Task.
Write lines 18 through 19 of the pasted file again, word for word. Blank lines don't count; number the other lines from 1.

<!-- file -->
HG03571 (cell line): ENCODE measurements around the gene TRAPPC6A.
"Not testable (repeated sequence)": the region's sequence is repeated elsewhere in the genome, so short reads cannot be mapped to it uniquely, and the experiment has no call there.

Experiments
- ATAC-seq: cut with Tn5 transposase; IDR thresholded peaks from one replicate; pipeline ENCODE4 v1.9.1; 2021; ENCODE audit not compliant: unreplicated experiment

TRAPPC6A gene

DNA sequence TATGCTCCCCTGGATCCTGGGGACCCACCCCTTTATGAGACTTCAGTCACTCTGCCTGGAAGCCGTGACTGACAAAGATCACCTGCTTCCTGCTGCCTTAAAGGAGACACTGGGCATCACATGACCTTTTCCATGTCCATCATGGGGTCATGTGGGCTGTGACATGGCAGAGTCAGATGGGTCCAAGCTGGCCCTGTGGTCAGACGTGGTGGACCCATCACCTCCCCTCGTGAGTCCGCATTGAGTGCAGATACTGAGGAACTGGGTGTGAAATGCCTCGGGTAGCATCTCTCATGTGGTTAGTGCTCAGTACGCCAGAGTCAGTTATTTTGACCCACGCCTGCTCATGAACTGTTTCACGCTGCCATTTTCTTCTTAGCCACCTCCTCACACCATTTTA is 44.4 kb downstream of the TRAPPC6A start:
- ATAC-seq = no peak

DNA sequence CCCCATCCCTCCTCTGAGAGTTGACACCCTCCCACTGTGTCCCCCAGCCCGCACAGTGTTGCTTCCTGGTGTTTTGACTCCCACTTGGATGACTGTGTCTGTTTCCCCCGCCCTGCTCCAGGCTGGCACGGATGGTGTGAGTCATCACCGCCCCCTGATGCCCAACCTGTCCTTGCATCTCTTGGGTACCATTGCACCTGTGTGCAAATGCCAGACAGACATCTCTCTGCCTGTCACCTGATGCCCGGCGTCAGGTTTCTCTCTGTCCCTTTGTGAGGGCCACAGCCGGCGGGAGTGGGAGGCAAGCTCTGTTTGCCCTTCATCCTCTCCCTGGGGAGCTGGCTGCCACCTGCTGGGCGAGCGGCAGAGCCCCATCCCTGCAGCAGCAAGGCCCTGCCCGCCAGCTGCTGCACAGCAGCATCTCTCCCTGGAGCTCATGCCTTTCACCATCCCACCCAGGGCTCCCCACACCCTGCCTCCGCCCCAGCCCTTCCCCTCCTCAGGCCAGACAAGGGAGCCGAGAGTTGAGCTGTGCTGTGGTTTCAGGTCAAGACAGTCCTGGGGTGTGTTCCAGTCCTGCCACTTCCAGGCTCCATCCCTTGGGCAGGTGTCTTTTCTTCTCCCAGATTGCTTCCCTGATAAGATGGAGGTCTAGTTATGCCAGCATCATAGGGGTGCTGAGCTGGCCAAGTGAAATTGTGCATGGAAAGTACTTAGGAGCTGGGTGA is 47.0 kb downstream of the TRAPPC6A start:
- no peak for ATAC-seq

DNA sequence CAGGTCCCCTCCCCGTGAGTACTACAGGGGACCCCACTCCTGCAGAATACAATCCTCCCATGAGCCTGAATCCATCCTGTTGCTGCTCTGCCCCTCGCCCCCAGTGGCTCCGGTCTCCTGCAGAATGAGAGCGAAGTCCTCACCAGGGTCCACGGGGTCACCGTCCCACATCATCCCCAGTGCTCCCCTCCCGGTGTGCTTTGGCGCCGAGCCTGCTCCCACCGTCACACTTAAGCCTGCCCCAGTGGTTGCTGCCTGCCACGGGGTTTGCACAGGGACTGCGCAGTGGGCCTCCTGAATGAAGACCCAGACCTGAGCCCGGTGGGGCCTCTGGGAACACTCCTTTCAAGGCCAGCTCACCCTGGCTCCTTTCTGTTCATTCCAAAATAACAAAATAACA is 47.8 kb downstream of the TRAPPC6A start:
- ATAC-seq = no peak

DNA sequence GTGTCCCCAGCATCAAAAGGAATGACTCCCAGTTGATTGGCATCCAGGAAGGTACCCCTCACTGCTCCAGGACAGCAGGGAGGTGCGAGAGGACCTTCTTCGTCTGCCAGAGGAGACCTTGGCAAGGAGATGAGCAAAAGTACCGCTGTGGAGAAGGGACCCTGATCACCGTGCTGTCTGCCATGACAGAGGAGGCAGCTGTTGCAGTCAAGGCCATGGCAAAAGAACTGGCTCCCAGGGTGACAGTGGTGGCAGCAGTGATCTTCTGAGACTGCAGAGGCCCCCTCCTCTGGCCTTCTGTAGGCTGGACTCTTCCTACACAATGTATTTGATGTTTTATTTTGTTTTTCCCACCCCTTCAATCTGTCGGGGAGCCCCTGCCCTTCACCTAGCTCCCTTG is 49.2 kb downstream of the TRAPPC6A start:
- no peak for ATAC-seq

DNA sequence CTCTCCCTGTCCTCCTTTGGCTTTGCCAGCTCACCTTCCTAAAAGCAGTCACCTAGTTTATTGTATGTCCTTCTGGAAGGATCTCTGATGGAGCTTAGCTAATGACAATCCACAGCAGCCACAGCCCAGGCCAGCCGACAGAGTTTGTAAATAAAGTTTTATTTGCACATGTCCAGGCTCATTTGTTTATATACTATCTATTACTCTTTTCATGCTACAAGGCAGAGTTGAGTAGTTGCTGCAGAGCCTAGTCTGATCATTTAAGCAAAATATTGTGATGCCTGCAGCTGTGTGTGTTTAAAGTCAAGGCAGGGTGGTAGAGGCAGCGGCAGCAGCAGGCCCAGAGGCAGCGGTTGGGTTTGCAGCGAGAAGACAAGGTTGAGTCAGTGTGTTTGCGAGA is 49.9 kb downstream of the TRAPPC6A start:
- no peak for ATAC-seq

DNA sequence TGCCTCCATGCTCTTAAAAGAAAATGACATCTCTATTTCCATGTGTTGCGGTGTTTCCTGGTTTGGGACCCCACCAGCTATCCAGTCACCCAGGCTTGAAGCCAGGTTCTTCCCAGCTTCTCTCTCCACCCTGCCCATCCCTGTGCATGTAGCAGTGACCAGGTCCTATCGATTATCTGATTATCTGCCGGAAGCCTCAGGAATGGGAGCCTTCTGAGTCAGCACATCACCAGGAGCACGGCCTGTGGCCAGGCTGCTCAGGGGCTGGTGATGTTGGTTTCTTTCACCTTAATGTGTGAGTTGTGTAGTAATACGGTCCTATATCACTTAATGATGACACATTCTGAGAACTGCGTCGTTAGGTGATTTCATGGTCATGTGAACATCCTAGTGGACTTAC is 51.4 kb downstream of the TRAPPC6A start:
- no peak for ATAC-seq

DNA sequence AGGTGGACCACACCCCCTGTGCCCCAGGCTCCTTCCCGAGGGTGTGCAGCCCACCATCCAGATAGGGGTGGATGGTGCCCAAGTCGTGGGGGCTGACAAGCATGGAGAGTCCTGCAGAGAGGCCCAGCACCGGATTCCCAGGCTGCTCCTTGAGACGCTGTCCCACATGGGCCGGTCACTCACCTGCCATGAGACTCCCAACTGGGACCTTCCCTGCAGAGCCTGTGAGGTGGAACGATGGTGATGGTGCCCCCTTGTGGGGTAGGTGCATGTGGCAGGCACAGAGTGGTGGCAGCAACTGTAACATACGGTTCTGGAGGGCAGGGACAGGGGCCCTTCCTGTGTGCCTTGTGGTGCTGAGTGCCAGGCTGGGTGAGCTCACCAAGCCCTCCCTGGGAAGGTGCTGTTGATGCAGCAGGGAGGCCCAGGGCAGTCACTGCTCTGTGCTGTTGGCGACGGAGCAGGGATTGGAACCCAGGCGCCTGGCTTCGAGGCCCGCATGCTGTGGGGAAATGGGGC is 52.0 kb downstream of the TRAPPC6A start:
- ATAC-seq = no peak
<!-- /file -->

DNA sequence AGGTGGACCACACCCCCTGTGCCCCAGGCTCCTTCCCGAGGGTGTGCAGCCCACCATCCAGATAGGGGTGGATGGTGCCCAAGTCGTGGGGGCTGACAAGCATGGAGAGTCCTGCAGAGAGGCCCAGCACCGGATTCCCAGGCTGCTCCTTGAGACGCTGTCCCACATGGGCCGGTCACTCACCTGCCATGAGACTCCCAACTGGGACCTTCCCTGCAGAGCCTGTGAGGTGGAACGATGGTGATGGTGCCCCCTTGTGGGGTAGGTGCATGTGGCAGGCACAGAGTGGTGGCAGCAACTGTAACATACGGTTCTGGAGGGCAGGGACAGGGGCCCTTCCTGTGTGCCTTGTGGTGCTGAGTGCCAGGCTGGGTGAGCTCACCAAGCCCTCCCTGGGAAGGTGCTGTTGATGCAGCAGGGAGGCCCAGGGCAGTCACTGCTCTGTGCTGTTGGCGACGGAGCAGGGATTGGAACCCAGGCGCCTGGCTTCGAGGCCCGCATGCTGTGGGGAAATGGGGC is 52.0 kb downstream of the TRAPPC6A start:
- ATAC-seq = no peak